Acting out of an abundance of caution amid the coronavirus (COVID-19) outbreak, we have decided to take additional steps in our efforts to protect our students, faculty and staff, and the community at large, as we all do our part to help contain the spread of the virus.
We take these actions in consultation with the UC Office of the President, the Academic Senate and campus administrators, as well as Yolo County Public Health (which, as of today, has reported one confirmed case of COVID-19 in the county, none on the Davis campus). As this situation continues to evolve rapidly, we will respond with further directives. For now, this letter addresses the following topics:
Gatherings — Mandating the cancellation or postponement of events with planned attendance of more than 150 people, from Thursday, March 12, through March 31. We are evaluating this timing on an ongoing basis, as we continue to consult with public health officials. This mandate does not apply to instruction through the end of this week. Our overarching goals: For the sake of everyone's health, we want to minimize face-to-face contact, in instruction and office hours, in workspaces and large gatherings. And we want to emphasize to students, staff and faculty: If you are sick, stay home.
As we strive to minimize face-to-face contact, we announced March 7 that faculty and students have maximum flexibility to complete their Winter Quarter work without having in-class instruction. We are now strongly encouraging faculty to go online with their teaching. We said webinars would be available to faculty who needed assistance making the conversion — and we now have a schedule of four different webinars on quizzes/exams and other Canvas tools, and web conferencing and video. Each is being presented daily, every day this week. The schedule and links are here on the Keep Teaching website. It is very likely that we will need to have online capacity in place for Spring Quarter classes.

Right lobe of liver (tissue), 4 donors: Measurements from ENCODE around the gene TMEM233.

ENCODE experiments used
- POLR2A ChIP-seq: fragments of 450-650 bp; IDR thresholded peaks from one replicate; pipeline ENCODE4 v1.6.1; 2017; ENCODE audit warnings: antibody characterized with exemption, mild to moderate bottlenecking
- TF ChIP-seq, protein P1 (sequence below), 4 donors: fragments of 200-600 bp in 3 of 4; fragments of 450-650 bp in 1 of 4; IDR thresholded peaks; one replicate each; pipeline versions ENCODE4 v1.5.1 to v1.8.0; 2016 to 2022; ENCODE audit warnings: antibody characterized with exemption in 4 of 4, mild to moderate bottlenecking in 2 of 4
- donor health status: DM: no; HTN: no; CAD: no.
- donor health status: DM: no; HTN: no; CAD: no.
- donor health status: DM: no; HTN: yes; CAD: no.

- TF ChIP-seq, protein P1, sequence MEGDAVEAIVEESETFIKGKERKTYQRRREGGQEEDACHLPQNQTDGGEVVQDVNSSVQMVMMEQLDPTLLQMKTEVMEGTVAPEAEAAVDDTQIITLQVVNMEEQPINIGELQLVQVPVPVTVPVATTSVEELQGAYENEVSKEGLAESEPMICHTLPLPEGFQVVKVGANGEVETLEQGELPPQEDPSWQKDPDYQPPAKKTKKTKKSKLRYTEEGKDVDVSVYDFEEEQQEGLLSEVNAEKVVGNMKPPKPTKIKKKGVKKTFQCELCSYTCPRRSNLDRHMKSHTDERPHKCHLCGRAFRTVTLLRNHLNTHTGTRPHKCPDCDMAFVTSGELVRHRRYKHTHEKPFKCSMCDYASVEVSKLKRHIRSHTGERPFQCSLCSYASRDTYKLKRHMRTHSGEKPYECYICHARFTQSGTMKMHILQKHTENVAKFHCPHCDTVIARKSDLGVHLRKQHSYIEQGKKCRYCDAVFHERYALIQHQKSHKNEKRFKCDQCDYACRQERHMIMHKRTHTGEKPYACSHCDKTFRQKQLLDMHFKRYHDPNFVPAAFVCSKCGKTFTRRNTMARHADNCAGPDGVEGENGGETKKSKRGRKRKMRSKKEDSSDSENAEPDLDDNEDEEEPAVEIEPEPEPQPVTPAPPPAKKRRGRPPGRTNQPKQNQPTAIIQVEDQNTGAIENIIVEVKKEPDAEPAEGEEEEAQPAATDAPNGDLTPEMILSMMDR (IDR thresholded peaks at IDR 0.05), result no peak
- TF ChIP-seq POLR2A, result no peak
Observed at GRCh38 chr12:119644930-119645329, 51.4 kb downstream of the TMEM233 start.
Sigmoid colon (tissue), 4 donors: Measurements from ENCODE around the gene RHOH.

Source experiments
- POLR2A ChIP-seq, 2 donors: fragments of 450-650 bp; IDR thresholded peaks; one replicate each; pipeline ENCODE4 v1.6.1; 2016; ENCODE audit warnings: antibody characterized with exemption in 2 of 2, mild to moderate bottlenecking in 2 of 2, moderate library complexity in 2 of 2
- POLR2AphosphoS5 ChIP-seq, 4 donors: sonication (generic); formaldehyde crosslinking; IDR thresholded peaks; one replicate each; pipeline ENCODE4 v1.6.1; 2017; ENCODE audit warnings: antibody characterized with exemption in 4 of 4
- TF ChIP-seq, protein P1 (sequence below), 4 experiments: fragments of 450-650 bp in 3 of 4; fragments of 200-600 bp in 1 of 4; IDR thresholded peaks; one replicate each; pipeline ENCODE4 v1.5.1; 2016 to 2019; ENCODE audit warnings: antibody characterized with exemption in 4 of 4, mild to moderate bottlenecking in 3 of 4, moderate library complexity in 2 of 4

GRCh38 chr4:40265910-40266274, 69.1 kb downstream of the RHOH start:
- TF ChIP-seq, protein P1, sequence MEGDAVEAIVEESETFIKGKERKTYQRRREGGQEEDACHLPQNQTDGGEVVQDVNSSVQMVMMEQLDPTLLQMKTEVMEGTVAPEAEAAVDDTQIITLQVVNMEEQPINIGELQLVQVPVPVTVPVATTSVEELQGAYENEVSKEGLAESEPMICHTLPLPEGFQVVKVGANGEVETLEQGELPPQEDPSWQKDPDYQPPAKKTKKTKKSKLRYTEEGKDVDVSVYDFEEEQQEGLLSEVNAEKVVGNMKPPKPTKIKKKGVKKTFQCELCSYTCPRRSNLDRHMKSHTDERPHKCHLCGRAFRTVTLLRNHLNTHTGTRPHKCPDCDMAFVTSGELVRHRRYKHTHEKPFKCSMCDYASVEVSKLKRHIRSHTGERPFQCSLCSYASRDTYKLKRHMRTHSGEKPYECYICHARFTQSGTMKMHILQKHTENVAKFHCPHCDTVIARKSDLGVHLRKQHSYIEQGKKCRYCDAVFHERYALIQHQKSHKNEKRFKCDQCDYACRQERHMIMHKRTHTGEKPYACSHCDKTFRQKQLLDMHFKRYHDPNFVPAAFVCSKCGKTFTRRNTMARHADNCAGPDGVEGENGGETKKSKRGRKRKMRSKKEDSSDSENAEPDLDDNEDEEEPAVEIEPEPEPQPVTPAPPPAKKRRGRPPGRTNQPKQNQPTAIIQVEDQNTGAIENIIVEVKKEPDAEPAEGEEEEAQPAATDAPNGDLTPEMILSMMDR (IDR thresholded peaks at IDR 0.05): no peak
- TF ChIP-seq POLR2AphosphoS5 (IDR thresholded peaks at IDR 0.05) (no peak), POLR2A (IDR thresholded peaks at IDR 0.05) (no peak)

Faculty also are strongly encouraged to make use of other technologies, such as Zoom and Facetime, to provide opportunities for students to approach them with questions.
Graduate and professional instruction: Given the special nature of graduate and professional instruction, we ask the faculty involved to use their discretion in endeavoring to optimize curricular delivery (as well as graduate advising and mentoring) while remaining mindful of public health advice to observe social distancing to the extent possible. We encourage graduate and professional instructors to utilize opportunities for virtual instruction and testing where appropriate.
Those who painted rocks at the UC Davis Bohart Museum of Entomology open house on Saturday, Jan. 18 were not just rock artists. They were rock stars, painting creative, inspirational and seasonal illustrations.
A sign on the table, staffed by entomologist Ann Kao of the California Department of Food and Agriculture (2019 alumnus of UC Davis), urged: "Paint a Rock!" The directions: